One objective of the FCS program is to ensure survivability while reducing the vehicle's weight and size. The FCS program hopes to accomplish this by employing a combination of techniques. High quality, real-time tactical intelligence will provide early warning of potential threats. Aggressive signature management will limit the adversary's ability to detect and target FCS systems. Finally, a combination of passive defenses such as Electronic Warfare and the use of obscurants, and active protection systems, could reduce the likelihood of successful attacks.

The FCS family of manned systems will be linked with and be able to control a family of unmanned robotic ground vehicles and unmanned aerial vehicles, to provide the commanders and crews with remote reconnaissance, surveillance, early warning, force protection and security. "Netfires," a family of expendable missiles currently in development, will engage non-line-of-sight targets. A Loitering Attack Missile will be capable of loitering over an area while its sensors hunt for enemy forces or vehicles, then attacking with a multimode warhead. A Precision Attack Missile will be available to attack even more precise targets with a larger multi-mode warhead. Both weapons will have two-way data links, allowing the operators to shift areas for targeting as the battle develops.

The FCS is being designed for a reduced logistical footprint. Fuel consumption will be considerably less per vehicle than current combat vehicles and the engine systems are being designed to produce water for the crew and accompanying personnel, further reducing the logistical requirements. Sensors will warn of vehicle problems and parts commonality Concept for an FCS IFV. will ease maintenance. It is envisioned that the FCS, when it reaches maturity, will become self-sustaining for extended periods.

An Independent Assessment Panel for the FCS, drawn from the Institute for Defense Analyses (IDA), reviewed the current effort. IDA concluded the Army was on a logical track to reach new levels of force agility and lethality, that connectivity between systems was the critical enabler for all of the FCS systems and that the FCS "transcends any effort in memory" in contributing to the Army's transformation.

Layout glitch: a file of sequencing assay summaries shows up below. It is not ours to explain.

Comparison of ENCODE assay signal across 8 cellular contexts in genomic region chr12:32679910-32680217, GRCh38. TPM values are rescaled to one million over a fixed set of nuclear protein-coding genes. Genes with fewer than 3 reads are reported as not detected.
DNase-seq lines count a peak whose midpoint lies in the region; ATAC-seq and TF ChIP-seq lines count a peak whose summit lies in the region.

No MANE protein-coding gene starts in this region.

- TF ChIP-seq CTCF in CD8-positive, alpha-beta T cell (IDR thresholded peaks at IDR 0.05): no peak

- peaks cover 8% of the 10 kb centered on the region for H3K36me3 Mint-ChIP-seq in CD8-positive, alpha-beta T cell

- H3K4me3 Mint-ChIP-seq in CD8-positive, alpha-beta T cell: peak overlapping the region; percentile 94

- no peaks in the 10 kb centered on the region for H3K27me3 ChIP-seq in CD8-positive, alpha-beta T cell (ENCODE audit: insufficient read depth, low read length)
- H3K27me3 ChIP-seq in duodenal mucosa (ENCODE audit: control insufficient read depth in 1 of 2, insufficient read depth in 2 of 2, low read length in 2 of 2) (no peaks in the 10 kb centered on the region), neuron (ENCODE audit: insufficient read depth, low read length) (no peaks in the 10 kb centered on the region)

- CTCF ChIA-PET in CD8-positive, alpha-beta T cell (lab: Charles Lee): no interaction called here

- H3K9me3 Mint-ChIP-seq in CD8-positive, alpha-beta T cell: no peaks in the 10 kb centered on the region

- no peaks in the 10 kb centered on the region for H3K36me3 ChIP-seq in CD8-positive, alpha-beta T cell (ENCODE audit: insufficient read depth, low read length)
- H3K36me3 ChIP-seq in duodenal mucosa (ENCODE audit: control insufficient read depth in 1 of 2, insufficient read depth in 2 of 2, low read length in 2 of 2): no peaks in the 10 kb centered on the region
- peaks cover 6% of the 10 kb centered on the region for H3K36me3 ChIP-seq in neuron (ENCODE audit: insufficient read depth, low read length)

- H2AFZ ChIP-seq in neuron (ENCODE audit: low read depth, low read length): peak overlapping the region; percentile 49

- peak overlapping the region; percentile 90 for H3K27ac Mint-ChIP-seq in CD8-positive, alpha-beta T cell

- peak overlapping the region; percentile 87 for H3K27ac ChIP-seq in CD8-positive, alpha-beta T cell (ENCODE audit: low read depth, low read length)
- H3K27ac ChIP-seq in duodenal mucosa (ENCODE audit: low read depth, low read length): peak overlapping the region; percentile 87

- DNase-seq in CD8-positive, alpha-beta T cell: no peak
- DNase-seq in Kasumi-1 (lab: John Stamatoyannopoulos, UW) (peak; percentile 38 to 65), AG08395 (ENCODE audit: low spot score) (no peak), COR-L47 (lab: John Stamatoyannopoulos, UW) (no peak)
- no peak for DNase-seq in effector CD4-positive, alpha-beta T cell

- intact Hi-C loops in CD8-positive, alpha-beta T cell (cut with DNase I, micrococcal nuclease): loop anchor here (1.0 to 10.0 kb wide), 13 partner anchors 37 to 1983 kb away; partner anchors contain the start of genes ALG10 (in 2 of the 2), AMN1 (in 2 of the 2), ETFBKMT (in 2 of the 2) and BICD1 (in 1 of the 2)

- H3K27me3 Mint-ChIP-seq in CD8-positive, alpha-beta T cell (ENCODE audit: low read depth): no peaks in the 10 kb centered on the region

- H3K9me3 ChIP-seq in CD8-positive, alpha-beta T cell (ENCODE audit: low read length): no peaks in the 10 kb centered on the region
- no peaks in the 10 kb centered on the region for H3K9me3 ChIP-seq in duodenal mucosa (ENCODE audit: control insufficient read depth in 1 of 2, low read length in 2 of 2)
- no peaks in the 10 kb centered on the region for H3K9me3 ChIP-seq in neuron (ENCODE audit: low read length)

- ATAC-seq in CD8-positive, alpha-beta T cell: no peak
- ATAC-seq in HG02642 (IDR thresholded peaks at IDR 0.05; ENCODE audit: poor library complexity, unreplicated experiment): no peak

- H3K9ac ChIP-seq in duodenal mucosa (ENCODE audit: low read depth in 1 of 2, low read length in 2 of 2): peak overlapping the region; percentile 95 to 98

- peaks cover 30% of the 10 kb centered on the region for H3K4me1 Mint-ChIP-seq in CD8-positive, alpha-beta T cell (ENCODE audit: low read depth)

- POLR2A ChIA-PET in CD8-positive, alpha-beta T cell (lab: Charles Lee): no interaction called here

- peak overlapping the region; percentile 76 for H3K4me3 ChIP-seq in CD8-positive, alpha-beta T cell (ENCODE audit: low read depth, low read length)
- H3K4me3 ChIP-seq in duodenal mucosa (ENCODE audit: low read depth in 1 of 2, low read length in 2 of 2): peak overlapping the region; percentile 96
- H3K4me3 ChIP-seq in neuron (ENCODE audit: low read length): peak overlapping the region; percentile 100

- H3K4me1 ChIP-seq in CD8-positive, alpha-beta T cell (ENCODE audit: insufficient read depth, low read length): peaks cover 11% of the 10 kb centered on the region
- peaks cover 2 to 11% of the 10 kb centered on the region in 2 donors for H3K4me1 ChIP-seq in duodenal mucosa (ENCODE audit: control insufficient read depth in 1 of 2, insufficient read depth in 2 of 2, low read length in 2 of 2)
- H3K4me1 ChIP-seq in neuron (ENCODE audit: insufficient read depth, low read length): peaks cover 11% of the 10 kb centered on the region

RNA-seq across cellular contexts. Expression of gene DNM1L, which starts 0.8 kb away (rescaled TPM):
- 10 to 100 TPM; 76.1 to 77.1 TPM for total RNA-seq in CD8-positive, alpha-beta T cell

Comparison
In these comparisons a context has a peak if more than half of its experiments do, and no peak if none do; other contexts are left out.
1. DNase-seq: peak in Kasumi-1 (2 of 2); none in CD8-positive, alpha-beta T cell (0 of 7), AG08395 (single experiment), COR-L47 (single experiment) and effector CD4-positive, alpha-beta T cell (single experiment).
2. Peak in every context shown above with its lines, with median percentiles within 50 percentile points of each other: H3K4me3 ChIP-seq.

The Army identified 31 critical technologies and the IDA assessment identified seven key performance parameters for the FCS. Not surprisingly, both assessments included survivability as a critical or key factor in FCS development. IDA referred to survivability as the "key to success of the FCS concept." The Army, recognizing that "lightweight vehicles cannot be made as impenetrable as heavy-armored vehicles," is seeking to develop a range of technologies to make light vehicles more survivable. By a combination of sensor and technologies that give the vehicle crew the ability to see or sense the enemy first and the mobility to move to a position where they can fire first, the vehicle's vulnerability to the enemy is reduced. Still the IDA assessment makes it clear that the FCS vehicles "must have sufficient survivability to deal with close engagements" especially in urban areas, "the toughest scenario for FCS." Among the technologies being pursued to deal with the "close engagement" threat are a lightweight integrated composite armor, using various materials and resins, and the active protection systems that sense a high-impact round and react against it instantaneously.